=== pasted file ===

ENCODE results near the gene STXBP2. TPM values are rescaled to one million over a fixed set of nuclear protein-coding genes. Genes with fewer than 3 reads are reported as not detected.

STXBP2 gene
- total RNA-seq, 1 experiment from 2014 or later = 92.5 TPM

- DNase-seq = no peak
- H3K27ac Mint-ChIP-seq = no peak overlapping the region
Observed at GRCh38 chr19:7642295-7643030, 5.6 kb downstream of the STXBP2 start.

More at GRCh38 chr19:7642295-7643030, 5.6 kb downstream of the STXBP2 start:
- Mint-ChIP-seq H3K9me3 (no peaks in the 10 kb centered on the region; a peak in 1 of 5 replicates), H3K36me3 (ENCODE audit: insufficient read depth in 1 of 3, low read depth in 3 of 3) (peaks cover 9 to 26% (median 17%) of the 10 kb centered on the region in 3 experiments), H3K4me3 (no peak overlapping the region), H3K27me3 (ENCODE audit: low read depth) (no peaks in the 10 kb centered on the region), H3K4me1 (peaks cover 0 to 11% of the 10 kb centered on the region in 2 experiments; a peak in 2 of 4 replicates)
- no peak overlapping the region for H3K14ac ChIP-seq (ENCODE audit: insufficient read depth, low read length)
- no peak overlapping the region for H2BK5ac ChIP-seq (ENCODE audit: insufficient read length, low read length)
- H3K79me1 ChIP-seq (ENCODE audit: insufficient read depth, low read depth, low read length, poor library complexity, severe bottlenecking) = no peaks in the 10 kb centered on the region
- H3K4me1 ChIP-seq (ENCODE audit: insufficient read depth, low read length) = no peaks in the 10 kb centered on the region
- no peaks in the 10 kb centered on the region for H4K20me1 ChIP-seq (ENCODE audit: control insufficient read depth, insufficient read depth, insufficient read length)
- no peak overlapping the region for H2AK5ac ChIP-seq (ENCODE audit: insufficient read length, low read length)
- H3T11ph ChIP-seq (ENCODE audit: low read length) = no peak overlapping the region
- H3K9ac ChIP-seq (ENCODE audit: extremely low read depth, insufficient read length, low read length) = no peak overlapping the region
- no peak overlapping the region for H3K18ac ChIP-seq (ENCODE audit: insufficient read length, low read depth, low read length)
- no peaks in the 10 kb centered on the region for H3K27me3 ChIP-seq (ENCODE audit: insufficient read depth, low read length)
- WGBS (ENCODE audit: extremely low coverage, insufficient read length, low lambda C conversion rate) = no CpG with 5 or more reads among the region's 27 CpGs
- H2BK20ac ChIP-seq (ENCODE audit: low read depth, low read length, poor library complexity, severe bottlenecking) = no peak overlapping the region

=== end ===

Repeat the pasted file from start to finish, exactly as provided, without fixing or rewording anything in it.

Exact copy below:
ENCODE results near the gene STXBP2. TPM values are rescaled to one million over a fixed set of nuclear protein-coding genes. Genes with fewer than 3 reads are reported as not detected.

STXBP2 gene
- total RNA-seq, 1 experiment from 2014 or later = 92.5 TPM

- DNase-seq = no peak
- H3K27ac Mint-ChIP-seq = no peak overlapping the region
Observed at GRCh38 chr19:7642295-7643030, 5.6 kb downstream of the STXBP2 start.

More at GRCh38 chr19:7642295-7643030, 5.6 kb downstream of the STXBP2 start:
- Mint-ChIP-seq H3K9me3 (no peaks in the 10 kb centered on the region; a peak in 1 of 5 replicates), H3K36me3 (ENCODE audit: insufficient read depth in 1 of 3, low read depth in 3 of 3) (peaks cover 9 to 26% (median 17%) of the 10 kb centered on the region in 3 experiments), H3K4me3 (no peak overlapping the region), H3K27me3 (ENCODE audit: low read depth) (no peaks in the 10 kb centered on the region), H3K4me1 (peaks cover 0 to 11% of the 10 kb centered on the region in 2 experiments; a peak in 2 of 4 replicates)
- no peak overlapping the region for H3K14ac ChIP-seq (ENCODE audit: insufficient read depth, low read length)
- no peak overlapping the region for H2BK5ac ChIP-seq (ENCODE audit: insufficient read length, low read length)
- H3K79me1 ChIP-seq (ENCODE audit: insufficient read depth, low read depth, low read length, poor library complexity, severe bottlenecking) = no peaks in the 10 kb centered on the region
- H3K4me1 ChIP-seq (ENCODE audit: insufficient read depth, low read length) = no peaks in the 10 kb centered on the region
- no peaks in the 10 kb centered on the region for H4K20me1 ChIP-seq (ENCODE audit: control insufficient read depth, insufficient read depth, insufficient read length)
- no peak overlapping the region for H2AK5ac ChIP-seq (ENCODE audit: insufficient read length, low read length)
- H3T11ph ChIP-seq (ENCODE audit: low read length) = no peak overlapping the region
- H3K9ac ChIP-seq (ENCODE audit: extremely low read depth, insufficient read length, low read length) = no peak overlapping the region
- no peak overlapping the region for H3K18ac ChIP-seq (ENCODE audit: insufficient read length, low read depth, low read length)
- no peaks in the 10 kb centered on the region for H3K27me3 ChIP-seq (ENCODE audit: insufficient read depth, low read length)
- WGBS (ENCODE audit: extremely low coverage, insufficient read length, low lambda C conversion rate) = no CpG with 5 or more reads among the region's 27 CpGs
- H2BK20ac ChIP-seq (ENCODE audit: low read depth, low read length, poor library complexity, severe bottlenecking) = no peak overlapping the region